One scholar even contends that the Slave Code is unique among its counterparts in Spanish America, Brazil, and French Code Noir in that it “did not attribute any positive rights to slaves whatsoever” (Rugemer 439).

Clause 2 establishes the social order in the plantation: the slave’s role is to obey and the slave owner’s role is to command and punish. Thus, Clause 2 indicates that the only time that slaves could inflict violence upon a “Christian” is “in the lawful defence of their Master.” Outside of this exception, the slave will have no other legal recourse, thus completely negating the whole premise of “self-defence.” If a slave is proven guilty, which was highly likely considering his or her lack of any legal rights, the clause simply states that the punishment for the first offence is severe whipping; the second offence is severe whipping with the nose slit (a form of deformation of the body with the intent to bestialize) and the face firebranded; and the third offence is simply open to interpretation, perhaps only short of being killed, or simply execution.

If Clause 2 is quite vague of the rights of the slave owners over their slaves, Clause 20 rectifies this.

For instance, Clause 20 indicates that the killing or the dismembering of a runaway slave by his/her master is deemed as not punishable under the law.

Only in cases where the slave is wantonly or intentionally killed by their owner with no justifiable reason shall the offender be made to pay into the public treasury 3,000 pounds of sugar. If the offender kills a slave of another, he or she is liable to pay 6,000 pounds of sugar to the slave’s owner and 5,000 pounds of sugar to the public treasury. The law makes exception to poor small freeholders who kill a slave by night who are found “stealing provisions, swine,” etc. Note the complete absence of any physical punishment, in a form of a prison sentence or corporal punishment, to the slave owner. The reason for this is actually fairly simple: African slaves were not given the dignity of the jury system where they would be judged by twelve of their peers under the English law. Instead, slaves were tried in a “slave court” where “two justices of the peace and three freeholders, who were endowed with the power not only to pass judgment on the accused but also to decide on and enforce a punishment in accordance with the law” (Rugemer 440). In short, the combination of slave owners pursuing profit, the institution of slavery uninhibited by contracts, together with the great labour needs of the sugar industry means that there was no room for the toleration of runaways. Predictably, this necessitates the complete dehumanization of a whole group of people who were forced, both legally and physically, to serve the narrow capitalist interest of their “masters.”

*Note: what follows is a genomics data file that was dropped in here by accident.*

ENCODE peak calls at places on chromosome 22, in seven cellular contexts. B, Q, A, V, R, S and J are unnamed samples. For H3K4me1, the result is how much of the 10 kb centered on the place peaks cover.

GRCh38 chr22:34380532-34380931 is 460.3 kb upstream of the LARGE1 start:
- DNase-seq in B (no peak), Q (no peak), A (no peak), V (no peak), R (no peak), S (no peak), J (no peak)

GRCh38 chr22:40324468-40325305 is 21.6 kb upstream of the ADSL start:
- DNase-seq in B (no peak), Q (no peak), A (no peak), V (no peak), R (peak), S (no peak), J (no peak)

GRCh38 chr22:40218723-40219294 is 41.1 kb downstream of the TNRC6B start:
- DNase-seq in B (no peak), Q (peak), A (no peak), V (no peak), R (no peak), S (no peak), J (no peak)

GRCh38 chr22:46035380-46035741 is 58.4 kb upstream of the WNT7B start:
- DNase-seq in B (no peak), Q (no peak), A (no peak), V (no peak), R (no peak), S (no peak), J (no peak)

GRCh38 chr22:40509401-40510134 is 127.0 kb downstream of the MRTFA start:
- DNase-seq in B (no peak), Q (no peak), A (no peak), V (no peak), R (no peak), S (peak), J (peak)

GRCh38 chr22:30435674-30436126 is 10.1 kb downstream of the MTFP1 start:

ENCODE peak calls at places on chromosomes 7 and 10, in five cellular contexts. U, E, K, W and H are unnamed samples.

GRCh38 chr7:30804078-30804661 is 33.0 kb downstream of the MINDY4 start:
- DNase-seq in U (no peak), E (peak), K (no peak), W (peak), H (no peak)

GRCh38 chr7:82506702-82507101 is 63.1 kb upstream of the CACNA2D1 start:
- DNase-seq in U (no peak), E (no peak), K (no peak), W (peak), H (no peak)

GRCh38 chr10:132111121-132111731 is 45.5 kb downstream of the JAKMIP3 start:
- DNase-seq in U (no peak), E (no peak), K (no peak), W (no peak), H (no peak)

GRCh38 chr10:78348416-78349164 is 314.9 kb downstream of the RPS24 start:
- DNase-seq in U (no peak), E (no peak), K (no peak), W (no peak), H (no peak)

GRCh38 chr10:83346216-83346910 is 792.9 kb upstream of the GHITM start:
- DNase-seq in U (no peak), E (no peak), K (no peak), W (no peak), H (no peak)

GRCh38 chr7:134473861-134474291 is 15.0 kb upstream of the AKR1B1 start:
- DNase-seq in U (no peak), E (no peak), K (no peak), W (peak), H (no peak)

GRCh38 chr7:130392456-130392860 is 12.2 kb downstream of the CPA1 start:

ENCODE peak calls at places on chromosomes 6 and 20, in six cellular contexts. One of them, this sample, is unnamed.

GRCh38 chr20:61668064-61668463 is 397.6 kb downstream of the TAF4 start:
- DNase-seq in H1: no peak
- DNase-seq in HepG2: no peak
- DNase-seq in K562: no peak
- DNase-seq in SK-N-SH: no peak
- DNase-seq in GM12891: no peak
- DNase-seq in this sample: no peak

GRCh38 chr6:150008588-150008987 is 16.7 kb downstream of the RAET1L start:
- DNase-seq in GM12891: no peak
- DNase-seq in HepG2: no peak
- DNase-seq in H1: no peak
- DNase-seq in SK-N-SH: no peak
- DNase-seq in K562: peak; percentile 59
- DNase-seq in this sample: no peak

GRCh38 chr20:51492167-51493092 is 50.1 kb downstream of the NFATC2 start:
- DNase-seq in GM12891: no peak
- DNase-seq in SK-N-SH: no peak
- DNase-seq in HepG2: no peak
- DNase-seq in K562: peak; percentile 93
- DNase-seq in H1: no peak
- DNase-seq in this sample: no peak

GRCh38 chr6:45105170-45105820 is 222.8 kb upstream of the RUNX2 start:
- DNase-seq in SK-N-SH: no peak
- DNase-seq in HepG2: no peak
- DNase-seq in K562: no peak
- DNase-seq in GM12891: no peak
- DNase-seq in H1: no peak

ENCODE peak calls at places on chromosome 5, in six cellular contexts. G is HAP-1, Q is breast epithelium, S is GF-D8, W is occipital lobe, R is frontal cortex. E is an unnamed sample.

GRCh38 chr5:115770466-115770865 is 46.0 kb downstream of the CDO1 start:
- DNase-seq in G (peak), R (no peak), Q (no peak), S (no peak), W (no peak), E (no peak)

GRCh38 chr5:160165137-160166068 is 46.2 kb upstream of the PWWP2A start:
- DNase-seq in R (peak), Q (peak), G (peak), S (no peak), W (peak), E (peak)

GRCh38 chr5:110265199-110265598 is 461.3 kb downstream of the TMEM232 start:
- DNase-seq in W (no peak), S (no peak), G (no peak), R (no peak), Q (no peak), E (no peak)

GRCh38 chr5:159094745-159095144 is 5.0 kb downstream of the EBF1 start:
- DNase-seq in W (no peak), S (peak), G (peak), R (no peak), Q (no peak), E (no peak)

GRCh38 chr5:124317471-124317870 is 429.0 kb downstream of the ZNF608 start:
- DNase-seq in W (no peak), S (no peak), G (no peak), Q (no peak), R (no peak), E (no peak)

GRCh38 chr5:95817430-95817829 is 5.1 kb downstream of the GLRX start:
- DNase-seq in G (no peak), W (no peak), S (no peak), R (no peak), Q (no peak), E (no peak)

With dehumanization in mind, it is therefore unsurprising that the Slave Code simply sees African slaves as replaceable and expendable “beasts of burden” whose value is measured, not on their right to life, but on their ability to make a profit for their owners without asking for any compensation in return, aside from the barest things essential to life.